Chelsey Tucker graduated with a Bachelor of History degree from Metropolitan State University in 2019. She now writes about insurance with her specialty being life insurance and has been quoted on Help Smart Phone and MEL Magazine.

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Dan Walker graduated with a BS in Administrative Management in 2005 and has been working in his family’s insurance agency, FCI Agency, for 15 years. He is licensed as an agent to write property and casualty insurance, including home, auto, umbrella, and dwelling fire insurance. He’s also been featured on sites like Reviews.com.

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Reviewed by Daniel Walker
Licensed Auto Insurance Agent

UPDATED: Mar 19, 2020

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The lowdown...

  • Electrical problems in vehicles can cause everything from vehicle malfunction to devastating vehicle fires
  • Car insurance doesn’t cover routine repair bills
  • If an electrical problem causes a fire that damages your vehicle, certain types of car insurance policies will pay for the damages
  • Proper maintenance of your vehicle can minimize the chances of electrical problems
  • Shopping around and periodically reviewing your coverage ensures you always get the best deal on auto insurance

An electrical problem with your vehicle can be a minor annoyance all the way to a major catastrophe. Sometimes, faulty wiring or a short-circuited fuse can result in something that amounts to nothing more than an inconvenience.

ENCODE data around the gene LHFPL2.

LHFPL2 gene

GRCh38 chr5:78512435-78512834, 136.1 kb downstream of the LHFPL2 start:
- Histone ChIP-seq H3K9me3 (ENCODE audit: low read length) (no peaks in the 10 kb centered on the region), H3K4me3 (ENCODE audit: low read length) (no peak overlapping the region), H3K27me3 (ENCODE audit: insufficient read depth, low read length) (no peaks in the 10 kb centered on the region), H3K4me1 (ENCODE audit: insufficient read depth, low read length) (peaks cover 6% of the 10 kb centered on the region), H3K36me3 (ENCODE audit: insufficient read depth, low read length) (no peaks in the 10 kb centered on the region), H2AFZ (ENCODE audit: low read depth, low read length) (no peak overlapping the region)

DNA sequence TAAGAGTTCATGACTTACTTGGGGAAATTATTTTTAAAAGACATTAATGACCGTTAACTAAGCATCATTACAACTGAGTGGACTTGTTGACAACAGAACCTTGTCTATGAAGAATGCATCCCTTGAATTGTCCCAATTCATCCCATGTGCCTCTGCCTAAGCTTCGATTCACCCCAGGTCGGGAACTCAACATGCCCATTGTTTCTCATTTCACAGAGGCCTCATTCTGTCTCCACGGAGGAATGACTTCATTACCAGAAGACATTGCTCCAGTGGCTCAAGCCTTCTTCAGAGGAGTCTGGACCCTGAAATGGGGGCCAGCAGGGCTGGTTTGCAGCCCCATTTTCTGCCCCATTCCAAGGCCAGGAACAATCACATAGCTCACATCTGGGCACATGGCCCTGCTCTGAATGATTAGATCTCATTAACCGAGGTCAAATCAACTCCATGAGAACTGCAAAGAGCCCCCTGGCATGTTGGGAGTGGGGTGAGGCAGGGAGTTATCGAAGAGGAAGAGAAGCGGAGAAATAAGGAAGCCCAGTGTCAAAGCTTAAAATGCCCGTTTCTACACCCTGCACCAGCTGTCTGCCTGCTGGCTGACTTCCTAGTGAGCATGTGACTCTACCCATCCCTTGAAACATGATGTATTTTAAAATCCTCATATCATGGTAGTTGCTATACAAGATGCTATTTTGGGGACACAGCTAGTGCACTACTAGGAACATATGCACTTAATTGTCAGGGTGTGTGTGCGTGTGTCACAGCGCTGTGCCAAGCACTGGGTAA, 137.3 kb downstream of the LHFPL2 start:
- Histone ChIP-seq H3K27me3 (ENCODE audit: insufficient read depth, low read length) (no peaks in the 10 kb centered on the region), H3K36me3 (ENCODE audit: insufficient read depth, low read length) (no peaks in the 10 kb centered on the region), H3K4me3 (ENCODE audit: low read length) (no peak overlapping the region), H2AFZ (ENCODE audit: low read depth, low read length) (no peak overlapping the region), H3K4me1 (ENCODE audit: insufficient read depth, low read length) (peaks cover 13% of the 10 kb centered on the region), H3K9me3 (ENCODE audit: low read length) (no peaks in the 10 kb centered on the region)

Perhaps your radio stops working, or maybe your power windows won’t roll down. Electrical problems can cause your speedometer or gas gauge to malfunction.

Unfortunately, not all electrical problems with cars are minor, nor are they all easily fixable. Bad wiring can trigger a fire that consumes your car and destroys it in minutes. FEMA keeps statistics on vehicle fires, and they’re kind of sobering.

One in seven calls to fire departments across the country involves a vehicle fire; mechanical failure (44 percent) and faulty wiring insulation (28 percent) are two of the leading vehicle fire causes.

A vehicle fire is a very real risk, and electrical problems contribute to vehicle fires. So it’s important to know whether your car insurance covers electrical issues. The following sections break down what is and isn’t included in a typical policy.

If you are concerned for your car’s safety and want better auto insurance, compare at least three to four policies today! Enter your ZIP code above to begin!

Routine Repair Bills

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The first thing to understand is the difference between a routine repair bill and actual vehicle damage. The way your car’s electrical problem is classified determines if there’s a chance your insurance will pay.